What you can do: It's not clear at this point if the Wal-Mart supercenter will have to go through any planning or zoning hearings in Mentor. But any hope of a fair hearing is gone. As far as city officials are concerned, this whole deal was privately negotiated between the city, the developer, and Wal-Mart. The only people they left out of the discussions were the residents and taxpayers of Mentor. Residents might have wondered what kind of a trade led to the closure of the existing Wal-Mart, and if the city ever considered requiring the retailer to post a demolition bond in case their "old" store sits empty and has to be torn down? The public process was neatly circumvented in Mentor. In their unabashed enthusiasm to add another grocery store to Mentor, city officials appear to have forgotten the existing merchant base in the city, and the fact that many residents might not approve of a store almost four times the size of a football field. Readers are urged to email Mentor's Mayor, Robert M. Shiner, and the other six members of the city council at council@cityofmentor.com with the following message:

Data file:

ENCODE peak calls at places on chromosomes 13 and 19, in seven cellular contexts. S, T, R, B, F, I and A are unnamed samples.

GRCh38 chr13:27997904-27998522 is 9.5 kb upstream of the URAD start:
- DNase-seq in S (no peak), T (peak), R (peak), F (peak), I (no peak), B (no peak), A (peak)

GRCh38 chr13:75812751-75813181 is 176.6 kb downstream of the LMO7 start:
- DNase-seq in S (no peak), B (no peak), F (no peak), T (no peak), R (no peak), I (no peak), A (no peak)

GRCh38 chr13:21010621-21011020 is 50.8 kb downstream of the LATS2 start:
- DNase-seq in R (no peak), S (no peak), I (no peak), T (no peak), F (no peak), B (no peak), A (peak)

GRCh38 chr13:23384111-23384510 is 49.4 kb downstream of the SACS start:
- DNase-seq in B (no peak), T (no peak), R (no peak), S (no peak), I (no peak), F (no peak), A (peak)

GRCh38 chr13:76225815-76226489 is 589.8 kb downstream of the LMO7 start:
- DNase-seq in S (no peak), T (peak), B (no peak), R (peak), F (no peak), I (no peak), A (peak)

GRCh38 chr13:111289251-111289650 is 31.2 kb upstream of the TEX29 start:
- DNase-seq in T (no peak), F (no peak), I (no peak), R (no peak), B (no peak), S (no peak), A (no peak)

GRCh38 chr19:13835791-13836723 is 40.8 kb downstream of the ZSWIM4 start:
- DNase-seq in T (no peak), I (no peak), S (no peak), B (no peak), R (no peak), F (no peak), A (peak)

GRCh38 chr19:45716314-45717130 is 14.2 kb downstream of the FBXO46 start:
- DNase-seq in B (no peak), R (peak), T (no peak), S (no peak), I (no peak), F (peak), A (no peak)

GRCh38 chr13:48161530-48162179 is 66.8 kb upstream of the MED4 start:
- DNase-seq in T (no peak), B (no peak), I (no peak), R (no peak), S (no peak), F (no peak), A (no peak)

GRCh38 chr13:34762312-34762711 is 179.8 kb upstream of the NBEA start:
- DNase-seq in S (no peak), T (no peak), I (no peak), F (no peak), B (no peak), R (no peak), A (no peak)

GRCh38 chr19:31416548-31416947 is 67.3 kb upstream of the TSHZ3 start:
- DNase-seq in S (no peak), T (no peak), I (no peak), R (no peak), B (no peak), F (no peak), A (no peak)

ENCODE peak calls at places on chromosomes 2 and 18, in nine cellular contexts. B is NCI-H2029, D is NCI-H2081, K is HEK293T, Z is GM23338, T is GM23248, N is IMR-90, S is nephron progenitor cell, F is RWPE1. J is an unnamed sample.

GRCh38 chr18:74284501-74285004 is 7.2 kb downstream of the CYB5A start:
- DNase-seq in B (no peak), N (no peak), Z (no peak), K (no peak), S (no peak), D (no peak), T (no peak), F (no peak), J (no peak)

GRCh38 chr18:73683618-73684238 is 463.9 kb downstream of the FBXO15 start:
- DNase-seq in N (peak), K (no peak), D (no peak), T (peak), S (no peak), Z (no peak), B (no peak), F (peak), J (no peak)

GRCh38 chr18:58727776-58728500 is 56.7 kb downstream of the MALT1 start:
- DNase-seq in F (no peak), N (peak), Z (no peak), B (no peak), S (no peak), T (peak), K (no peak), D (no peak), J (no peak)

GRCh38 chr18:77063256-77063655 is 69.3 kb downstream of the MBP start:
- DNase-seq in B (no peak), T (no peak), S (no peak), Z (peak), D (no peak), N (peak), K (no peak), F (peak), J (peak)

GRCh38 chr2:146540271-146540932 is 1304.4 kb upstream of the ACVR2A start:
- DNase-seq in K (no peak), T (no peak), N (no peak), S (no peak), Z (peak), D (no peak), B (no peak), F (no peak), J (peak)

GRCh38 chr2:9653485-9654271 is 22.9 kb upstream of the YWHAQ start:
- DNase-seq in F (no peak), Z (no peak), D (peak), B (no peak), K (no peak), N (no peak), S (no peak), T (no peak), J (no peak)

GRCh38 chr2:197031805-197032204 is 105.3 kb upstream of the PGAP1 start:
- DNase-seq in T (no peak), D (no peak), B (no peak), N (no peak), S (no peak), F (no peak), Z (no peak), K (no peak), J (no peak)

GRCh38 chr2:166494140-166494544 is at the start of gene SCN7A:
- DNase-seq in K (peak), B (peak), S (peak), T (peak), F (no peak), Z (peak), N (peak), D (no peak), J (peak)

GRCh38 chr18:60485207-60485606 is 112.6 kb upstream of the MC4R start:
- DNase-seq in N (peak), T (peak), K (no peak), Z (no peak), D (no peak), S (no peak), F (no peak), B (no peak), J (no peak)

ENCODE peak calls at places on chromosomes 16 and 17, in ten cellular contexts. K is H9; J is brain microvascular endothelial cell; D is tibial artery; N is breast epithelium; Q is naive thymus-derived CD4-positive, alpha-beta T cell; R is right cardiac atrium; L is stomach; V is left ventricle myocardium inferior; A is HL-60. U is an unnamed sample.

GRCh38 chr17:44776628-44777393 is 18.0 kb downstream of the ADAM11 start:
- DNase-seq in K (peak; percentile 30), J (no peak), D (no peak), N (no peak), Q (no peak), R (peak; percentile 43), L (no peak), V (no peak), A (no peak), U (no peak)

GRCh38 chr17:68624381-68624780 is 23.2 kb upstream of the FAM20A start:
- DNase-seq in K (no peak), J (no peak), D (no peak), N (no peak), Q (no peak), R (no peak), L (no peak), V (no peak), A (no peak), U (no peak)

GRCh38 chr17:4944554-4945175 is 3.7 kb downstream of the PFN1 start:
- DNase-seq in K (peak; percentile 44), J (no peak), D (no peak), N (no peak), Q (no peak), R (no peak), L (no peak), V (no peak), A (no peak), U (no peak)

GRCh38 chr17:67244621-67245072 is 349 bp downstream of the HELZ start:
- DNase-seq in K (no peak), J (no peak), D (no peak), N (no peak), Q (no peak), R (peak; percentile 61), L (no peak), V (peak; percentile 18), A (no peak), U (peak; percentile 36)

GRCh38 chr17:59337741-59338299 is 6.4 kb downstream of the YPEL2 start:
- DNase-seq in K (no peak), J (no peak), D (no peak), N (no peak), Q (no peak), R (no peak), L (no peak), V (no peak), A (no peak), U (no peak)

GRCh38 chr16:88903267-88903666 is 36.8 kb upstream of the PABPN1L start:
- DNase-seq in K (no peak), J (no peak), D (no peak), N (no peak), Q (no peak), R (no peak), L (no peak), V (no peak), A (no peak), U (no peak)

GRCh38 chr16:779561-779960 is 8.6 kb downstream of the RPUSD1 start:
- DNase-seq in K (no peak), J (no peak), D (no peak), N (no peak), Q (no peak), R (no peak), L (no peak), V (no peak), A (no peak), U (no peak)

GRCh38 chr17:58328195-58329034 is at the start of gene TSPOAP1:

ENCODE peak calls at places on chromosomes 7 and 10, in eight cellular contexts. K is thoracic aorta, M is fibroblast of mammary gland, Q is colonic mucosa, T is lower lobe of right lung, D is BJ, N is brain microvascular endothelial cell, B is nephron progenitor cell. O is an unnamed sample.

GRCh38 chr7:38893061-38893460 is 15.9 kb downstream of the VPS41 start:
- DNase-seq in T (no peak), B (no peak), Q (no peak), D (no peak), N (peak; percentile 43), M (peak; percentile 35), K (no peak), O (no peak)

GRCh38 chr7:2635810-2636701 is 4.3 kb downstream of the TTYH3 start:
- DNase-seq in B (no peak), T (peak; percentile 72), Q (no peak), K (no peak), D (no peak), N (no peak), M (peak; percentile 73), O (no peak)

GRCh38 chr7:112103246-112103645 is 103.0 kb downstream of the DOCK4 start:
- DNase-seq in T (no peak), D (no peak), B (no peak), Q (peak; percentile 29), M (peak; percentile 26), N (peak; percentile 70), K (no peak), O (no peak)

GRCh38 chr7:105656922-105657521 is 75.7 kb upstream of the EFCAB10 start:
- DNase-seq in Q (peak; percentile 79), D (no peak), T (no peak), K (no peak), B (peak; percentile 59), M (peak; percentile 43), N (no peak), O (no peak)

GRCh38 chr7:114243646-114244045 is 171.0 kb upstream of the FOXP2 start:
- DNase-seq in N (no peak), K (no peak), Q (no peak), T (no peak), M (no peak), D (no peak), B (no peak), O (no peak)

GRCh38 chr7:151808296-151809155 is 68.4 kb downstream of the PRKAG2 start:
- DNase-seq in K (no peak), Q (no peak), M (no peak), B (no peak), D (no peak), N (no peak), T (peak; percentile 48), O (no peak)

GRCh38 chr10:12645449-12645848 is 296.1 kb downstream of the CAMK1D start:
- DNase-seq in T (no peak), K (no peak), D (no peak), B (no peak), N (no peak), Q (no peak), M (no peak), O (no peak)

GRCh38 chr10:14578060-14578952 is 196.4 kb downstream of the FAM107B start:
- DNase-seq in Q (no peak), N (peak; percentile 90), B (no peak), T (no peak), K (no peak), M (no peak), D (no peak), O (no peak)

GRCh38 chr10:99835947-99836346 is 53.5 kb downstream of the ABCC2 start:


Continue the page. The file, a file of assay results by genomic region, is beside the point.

"Mayor Shiner and City Council, Mentor brags about having the sixth largest retail sales volume in Ohio. But you are making a super mistake by thinking that adding a Wal-Mart supercenter to the Diamond Center is going to add value to your local economy. Because you already have a Wal-Mart discount store, most of the jobs and sale revenues from the supercenter are already at that discount store. The only new component is a grocery store. No doubt many of the sales at a Mentor supercenter will be captured from sales at the supercenter in Chardon 8 miles away. This is not economic development. Even more troubling than the lack of economic value of this superstore swap, is the way in which the city council secretly met with Wal-Mart, negotiated details in Las Vegas, and basically left your taxpayers in the dark. Why wasn't this "agreement" made public? Why didn't you involve local residents before signing off on the deal? What promises were made to the United Commercial Property Group? Because the city council made this a "done deal" even before it was ever presented to the public, can your residents and small businesses in the city be blamed for thinking the big corporations get sweetheart deals made in private, while they get no special treatment? This superstore will not only cannibalize the Chardon Wal-Mart -- it will take sales from existing grocery stores in Mentor. The Planning and Zoning Boards are left with the understanding that the city council has already reached an agreement in Las Vegas that affects jobs and businesses in Mentor, but shut the door on any fair, and balanced discussion of the project back home. The Council has given this project an unfair advantage, and decided the land use issues before the public even knew about it. And when the Wal-Mart discount store is shut down and turns into an eyesore, is the city going to ask taxpayers to tear down the store? There should be no secret deals in Mentor. Let Wal-Mart play the game by the same rules that small businesses have to live by. This project was born in Las Vegas -- and you have people in Mentor, no doubt, who will find this private deal a bad gamble for Mentor. Your city manager may think its "nice" to have a "big, new Wal-Mart," but environmentally its just more sprawl in Mentor for dubious economic gains."